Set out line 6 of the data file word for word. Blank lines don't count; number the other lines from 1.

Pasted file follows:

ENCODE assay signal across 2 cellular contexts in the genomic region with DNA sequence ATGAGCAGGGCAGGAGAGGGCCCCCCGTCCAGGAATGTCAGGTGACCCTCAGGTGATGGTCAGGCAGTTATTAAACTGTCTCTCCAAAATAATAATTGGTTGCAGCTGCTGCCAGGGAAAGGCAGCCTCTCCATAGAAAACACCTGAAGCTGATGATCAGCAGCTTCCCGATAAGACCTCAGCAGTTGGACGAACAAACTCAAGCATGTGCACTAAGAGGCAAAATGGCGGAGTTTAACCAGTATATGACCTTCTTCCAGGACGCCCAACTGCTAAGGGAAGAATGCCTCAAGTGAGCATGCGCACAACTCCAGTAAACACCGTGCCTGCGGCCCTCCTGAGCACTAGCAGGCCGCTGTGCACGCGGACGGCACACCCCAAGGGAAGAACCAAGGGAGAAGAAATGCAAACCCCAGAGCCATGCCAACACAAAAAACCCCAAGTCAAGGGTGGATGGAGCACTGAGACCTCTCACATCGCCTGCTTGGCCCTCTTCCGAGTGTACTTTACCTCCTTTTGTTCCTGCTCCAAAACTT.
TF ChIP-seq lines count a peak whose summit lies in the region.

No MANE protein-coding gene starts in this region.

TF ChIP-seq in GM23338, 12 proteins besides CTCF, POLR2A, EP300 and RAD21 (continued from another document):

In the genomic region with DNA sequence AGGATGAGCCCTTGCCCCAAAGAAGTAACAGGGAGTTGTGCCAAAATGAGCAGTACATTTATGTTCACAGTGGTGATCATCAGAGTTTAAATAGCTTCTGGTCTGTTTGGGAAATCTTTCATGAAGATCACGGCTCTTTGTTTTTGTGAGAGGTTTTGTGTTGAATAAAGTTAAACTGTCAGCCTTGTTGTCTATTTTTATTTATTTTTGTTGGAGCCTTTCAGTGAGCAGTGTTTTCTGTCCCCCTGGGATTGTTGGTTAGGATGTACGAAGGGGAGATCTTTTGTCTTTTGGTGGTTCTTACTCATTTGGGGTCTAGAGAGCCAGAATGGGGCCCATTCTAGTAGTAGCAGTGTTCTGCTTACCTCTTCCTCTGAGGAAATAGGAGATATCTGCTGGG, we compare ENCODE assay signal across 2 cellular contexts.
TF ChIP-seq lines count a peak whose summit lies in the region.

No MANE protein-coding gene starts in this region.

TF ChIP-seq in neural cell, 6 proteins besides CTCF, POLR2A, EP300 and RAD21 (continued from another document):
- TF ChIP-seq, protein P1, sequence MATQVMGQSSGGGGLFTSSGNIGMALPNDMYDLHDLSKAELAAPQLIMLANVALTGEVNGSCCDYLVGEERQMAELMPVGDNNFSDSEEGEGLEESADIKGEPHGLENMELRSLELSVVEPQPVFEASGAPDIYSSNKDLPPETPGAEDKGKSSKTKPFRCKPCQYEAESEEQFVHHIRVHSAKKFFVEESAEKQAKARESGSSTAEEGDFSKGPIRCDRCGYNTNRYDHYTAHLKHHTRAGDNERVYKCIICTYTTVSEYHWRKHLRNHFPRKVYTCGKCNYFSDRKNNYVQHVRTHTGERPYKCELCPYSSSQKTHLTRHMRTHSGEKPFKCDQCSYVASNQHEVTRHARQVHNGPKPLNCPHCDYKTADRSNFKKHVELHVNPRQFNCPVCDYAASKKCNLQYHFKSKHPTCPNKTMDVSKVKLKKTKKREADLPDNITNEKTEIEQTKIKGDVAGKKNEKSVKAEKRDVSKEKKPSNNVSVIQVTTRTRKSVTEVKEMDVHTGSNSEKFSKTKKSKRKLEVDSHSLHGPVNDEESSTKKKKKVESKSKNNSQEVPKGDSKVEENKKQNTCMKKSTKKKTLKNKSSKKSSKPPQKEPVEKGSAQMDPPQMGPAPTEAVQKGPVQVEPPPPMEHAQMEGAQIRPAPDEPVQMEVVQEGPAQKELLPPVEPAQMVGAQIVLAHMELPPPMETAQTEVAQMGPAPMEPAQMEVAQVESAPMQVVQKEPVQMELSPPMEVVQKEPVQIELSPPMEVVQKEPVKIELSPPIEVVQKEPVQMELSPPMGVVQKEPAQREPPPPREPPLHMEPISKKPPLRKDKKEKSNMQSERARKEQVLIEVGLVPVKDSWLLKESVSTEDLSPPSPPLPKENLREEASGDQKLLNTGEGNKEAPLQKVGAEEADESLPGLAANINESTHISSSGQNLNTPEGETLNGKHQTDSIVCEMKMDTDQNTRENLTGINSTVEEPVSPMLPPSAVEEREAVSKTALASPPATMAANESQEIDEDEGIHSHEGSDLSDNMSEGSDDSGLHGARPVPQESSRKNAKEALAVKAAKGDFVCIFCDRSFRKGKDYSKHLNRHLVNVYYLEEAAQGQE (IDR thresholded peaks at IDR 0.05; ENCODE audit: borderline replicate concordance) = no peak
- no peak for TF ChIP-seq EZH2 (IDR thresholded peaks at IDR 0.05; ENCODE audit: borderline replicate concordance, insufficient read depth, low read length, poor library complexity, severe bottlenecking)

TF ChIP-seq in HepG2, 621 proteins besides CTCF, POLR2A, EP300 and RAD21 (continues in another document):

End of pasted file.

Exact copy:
TF ChIP-seq lines count a peak whose summit lies in the region.